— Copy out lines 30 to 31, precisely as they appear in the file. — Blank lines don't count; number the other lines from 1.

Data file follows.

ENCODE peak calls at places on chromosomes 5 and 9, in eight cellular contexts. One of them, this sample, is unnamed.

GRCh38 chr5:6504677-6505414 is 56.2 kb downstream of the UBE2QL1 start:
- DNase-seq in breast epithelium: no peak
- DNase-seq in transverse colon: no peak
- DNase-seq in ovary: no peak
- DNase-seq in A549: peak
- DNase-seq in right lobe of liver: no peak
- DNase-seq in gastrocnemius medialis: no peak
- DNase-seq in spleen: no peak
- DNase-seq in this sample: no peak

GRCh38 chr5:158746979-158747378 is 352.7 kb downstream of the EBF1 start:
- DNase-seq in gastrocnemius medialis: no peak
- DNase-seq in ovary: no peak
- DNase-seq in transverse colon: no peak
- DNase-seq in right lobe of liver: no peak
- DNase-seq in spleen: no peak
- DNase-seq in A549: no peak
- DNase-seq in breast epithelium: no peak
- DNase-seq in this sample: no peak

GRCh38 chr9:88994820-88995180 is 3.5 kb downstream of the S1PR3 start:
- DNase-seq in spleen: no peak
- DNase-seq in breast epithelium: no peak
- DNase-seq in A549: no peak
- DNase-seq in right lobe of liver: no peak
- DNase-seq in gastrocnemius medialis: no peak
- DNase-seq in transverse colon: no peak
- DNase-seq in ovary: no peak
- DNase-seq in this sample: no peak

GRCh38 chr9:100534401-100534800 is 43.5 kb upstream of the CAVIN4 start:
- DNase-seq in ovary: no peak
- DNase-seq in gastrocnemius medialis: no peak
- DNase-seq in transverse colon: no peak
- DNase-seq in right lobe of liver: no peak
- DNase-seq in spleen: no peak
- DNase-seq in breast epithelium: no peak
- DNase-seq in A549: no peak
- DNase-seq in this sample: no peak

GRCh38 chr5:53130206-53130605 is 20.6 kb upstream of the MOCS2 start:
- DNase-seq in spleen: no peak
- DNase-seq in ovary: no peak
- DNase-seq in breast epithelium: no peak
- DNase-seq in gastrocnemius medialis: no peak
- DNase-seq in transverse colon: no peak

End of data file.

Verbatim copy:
- DNase-seq in ovary: no peak
- DNase-seq in gastrocnemius medialis: no peak